The Reverend William Borlase found much of wonder and curiosity in his travels around south-west England in the mid-18th century, including the rapid rises and falls of the ocean within the space of two hours along the south coast of Cornwall on November 1, 1755. The third and fourth ‘refluxes’, he wrote, were as rapid as those of “a mill-stream descending to an undershot wheel”: along-distance echo of the tsunami produced by the massive earthquake that destroyed the city of Lisbon 1,300 kilometres away the same morning.
Like many naturalists of the time, Borlase was especially intrigued by stories of submerged lands to which such experiences lent credence. The story about Lyonesse was one he knew intimately. A land of “woods, and meadows, and arable lands, and a hundred and forty parish churches” said – in the account by Florence of Worcester, a monk who died in 1118 – to have existed once between Cornwall and the Scilly Isles.And consider that Welsh hero, Brân the Blessed who is said to have walked across the sea from Wales to Ireland to rescue his sister from an abusive husband.
Surely, they cannot be true. Think again. We know that during the coldest times of the last great ice age, around 20,000 years ago, the ocean surface was 120 metres lower than today; there were land connections between Wales and Ireland across which millions of animals (including humans) routinely crossed unaware they were doing anythingespecially memorable.
Most of our ancestors, going back 100,000 years or so when an embryonic need for complex communication may have begun to emerge, exchanged information through spoken words not in writing. While much has undoubtedly been forever lost, some fragments may remain in ancient stories like those about Lyonesse and Brân the Blessed.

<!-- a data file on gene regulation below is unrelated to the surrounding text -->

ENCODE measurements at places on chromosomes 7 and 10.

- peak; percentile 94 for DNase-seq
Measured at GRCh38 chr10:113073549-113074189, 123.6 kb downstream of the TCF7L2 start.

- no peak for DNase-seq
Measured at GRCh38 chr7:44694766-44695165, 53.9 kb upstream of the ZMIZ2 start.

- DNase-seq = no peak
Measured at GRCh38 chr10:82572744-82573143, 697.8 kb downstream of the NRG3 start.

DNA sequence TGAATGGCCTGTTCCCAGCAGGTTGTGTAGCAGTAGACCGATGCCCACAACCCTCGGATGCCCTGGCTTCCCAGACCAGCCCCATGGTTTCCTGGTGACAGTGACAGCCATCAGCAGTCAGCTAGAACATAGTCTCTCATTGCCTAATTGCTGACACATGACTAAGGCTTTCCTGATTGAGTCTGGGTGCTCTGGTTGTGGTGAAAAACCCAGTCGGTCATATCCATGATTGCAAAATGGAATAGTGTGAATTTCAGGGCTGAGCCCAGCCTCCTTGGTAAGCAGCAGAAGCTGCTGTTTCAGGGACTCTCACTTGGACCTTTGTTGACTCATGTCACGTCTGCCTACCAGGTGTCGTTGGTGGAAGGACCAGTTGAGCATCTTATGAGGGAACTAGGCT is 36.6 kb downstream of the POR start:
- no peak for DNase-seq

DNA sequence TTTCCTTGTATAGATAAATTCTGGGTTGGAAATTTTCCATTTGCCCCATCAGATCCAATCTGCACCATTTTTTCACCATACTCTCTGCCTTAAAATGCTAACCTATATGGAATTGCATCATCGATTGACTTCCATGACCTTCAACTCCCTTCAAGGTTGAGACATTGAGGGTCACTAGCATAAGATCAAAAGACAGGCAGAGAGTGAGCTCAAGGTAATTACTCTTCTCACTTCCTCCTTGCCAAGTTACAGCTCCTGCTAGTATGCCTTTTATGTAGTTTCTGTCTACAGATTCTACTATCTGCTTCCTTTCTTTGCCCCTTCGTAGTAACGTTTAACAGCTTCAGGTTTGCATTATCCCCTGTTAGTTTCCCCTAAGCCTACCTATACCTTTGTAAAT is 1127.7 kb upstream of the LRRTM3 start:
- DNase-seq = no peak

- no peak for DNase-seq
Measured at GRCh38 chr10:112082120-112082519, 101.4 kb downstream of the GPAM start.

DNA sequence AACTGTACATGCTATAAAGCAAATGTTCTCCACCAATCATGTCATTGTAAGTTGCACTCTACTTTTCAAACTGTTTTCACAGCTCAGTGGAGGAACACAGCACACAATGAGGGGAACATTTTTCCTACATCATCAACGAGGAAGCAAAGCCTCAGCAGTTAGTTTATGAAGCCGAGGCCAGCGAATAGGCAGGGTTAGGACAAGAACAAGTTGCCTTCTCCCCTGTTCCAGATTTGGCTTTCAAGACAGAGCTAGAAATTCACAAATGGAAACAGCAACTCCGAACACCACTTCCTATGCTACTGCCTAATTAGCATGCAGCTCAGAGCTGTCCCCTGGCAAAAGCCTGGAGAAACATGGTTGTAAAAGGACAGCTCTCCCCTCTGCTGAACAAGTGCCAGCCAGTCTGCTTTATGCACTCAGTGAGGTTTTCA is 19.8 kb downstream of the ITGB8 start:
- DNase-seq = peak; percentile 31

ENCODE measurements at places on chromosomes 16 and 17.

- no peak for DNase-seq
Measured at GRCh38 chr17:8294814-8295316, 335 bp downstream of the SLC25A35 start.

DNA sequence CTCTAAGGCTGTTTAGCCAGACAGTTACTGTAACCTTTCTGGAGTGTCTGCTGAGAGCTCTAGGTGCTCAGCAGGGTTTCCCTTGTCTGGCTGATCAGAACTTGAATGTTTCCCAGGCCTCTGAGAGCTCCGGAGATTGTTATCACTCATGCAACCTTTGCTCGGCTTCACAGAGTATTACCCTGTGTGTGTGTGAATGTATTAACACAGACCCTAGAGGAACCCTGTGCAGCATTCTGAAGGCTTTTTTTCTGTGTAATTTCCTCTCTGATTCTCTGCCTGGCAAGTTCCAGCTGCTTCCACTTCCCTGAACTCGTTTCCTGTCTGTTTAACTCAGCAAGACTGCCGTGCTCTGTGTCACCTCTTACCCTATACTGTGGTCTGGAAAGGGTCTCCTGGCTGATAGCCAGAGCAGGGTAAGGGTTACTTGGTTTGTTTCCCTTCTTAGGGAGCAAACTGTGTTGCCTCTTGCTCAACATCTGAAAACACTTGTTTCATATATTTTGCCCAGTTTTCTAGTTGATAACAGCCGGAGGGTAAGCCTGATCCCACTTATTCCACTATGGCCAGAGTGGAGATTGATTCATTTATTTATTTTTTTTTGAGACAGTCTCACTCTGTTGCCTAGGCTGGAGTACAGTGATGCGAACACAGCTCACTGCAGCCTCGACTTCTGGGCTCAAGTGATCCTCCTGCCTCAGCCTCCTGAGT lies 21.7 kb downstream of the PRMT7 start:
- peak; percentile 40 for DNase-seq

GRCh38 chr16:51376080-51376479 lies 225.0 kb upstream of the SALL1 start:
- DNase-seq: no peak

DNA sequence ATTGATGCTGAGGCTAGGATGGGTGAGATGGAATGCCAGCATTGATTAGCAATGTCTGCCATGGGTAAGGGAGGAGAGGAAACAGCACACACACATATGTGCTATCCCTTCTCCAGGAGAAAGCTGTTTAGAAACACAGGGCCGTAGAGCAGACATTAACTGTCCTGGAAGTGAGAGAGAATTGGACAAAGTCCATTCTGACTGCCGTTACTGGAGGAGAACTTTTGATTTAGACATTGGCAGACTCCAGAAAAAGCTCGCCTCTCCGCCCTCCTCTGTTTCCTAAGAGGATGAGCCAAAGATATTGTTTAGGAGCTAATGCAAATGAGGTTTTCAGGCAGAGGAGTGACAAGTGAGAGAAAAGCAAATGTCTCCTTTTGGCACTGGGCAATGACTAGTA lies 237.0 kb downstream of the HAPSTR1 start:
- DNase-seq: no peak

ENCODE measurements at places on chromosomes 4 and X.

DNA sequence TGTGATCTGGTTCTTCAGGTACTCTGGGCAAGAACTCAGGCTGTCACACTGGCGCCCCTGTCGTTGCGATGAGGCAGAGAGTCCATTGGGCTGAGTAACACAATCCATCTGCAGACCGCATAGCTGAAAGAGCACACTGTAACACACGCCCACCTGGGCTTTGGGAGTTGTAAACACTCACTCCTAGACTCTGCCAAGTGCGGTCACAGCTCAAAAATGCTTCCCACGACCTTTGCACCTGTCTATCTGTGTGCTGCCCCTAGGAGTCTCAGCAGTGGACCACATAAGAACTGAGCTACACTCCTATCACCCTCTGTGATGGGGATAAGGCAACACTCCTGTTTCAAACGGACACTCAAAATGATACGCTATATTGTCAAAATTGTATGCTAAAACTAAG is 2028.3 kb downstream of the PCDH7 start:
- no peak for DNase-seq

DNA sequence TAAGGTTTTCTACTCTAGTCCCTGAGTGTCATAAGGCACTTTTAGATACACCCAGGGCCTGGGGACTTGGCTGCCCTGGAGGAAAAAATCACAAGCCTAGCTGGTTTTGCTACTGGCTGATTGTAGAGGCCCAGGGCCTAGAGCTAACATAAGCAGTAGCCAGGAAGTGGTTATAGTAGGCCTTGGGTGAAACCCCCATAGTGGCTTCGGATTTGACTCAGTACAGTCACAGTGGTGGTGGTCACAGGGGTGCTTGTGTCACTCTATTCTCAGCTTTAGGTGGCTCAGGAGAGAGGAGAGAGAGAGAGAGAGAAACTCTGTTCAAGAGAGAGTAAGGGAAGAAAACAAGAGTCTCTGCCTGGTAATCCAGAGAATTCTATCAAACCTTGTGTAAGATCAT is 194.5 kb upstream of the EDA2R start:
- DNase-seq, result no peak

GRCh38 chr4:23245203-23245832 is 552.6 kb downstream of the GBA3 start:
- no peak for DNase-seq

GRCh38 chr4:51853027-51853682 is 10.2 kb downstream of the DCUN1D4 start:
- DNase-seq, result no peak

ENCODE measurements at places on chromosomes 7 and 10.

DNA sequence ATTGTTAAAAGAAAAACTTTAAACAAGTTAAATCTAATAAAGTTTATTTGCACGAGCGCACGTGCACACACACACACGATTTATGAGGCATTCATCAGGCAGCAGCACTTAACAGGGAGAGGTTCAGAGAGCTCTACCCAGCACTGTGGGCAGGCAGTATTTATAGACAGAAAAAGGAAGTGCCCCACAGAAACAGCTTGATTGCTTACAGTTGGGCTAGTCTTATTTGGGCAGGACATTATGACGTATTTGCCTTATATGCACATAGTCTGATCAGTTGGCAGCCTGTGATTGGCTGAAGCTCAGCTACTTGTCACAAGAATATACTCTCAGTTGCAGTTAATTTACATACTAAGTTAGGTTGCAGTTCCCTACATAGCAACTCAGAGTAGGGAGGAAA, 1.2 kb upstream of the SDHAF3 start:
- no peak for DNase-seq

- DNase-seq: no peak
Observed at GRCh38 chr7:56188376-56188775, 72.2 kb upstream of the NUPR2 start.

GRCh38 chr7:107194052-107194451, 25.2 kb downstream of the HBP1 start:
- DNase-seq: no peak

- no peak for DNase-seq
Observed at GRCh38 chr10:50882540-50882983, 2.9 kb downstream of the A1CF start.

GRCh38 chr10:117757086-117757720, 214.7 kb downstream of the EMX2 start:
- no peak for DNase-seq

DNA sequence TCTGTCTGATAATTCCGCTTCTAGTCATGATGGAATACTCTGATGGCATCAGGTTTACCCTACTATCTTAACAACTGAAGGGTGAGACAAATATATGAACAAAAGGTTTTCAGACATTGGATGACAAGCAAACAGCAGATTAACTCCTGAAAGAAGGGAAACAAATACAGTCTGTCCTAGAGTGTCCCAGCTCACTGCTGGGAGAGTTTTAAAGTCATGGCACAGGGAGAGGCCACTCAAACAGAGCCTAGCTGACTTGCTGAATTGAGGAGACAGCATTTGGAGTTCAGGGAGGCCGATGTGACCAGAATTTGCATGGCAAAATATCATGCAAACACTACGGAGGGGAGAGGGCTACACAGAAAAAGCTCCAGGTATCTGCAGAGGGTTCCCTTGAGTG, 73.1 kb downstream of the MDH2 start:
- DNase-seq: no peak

If the story about Brân walking across the Irish Sea is based on a real event, then this needs to be at least 9,600 years old – probably the last time a meandering land bridge between Wales and Ireland was still passable on foot.
Memories of times long past that have not yet slipped into the abyss
There are many more examples of such ancient stories. Last year, staying in a remote community in Fiji, I listened as an old man regaled the company with stories his grandfather had told him, about the places where his tribe once lived, the battles they fought, and even – thousands of years earlier – how his ancestors had been guided by their benevolent spirit protector to these verdant islands. His grandfather had made him promise to tell these same stories to his grandchildren but the old man bemoaned they – with their iPhones and the connectivity these provided to a widerworld – were not especially interested. Shaking his head, he speculated that this situation might mean the end of this tradition and the associated loss of identity that goes with it.